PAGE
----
Published at Wednesday, May 09th 2018. by Orianne Tiphanie in Toilet Seat.
Clean white porcelain is by far the most common toilet choice. However most manufacturers offer a range of colors in at least some of their products. Typically pure white is the best bet for resale value as it will never go out of style. However it should be noted that “plain white” porcelain fixtures from different companies might not match one another. If your toilet sits next to a tub or porcelain-topped vanity it might be best to source the items from the same company or request a sample of one finish to compare with another when you’re out shopping. Noticeably different tones can look mismatched which can make a bathroom appear older or subtly messy.
With in-wall toilets the tank is not visible because it’s installed inside the wall. These toilets definitely require more of an investment than standard options especially since they tend to require more construction effort but the clean profile is popular for achieving a luxe look. I can say from personal experience that sometimes you can’t know whether an in-wall toilet is an option until the wall has been opened to reveal the plumbing arrangement so keep this in mind before plunging into a retrofit as you may have to adapt your plans accordingly.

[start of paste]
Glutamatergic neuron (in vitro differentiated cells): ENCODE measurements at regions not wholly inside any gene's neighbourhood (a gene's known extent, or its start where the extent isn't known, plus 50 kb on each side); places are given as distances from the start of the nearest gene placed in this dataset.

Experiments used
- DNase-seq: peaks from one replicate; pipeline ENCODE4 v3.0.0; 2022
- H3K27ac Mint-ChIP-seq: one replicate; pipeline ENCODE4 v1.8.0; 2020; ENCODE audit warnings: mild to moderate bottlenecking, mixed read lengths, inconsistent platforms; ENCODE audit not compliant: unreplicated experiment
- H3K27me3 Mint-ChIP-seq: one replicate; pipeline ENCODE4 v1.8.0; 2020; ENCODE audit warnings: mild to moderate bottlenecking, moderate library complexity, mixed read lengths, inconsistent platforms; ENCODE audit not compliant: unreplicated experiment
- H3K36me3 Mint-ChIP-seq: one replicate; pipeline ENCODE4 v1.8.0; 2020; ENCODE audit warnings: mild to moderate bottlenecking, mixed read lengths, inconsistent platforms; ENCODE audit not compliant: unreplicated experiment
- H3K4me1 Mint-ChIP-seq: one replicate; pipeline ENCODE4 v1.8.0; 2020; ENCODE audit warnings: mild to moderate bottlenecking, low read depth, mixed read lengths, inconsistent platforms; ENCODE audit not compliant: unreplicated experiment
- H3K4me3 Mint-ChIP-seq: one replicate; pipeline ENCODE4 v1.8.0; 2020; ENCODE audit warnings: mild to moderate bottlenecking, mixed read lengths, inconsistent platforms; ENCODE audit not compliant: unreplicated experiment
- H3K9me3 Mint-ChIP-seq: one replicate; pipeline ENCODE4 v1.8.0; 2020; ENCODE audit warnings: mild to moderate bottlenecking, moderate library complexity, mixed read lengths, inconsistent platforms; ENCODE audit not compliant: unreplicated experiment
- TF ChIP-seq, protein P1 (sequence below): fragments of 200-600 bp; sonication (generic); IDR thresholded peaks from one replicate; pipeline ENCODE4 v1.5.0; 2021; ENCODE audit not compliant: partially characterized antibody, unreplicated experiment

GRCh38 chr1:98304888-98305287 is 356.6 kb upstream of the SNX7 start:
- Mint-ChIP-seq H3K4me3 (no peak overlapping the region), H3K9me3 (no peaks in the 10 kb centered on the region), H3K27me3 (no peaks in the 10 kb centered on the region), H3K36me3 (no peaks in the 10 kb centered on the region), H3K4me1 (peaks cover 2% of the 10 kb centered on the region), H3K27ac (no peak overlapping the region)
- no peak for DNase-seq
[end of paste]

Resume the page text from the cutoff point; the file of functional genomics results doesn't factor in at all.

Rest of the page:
While you see a lot more black toilets on the market you’ll continue to see the classic white color reign supreme especially since the high-tech toilets feel more at home in modern spaces where white is the predominant color. Also the sterile look of white makes sense for something like a toilet Champley says.
Historically this two-sided development has a lot to do with the amount of fiber people consume (less in the U.S. and the U.K.) weather culture religion and more. And there are pros and cons to each side. One common argument is that bidets waste more water than toilet paper. But many experts say that the amount of water it takes to make toilet paper exceeds that used by bidets.
Kohler’s PureTide shown here is a manual bidet seat without the need for electricity. It operates just on water pressure alone. So if your power goes out you’re still good. The water isn’t heated so “people need to get a little accustomed to that” Allis says. But it installs quickly and simply. The cost is a little over $100 and can work on pretty much any current toilet. And that brings up another one of the biggest hurdles that manufacturers face in getting integrated smart toilets into consumers’ homes: education on wet vs dry cleaning.
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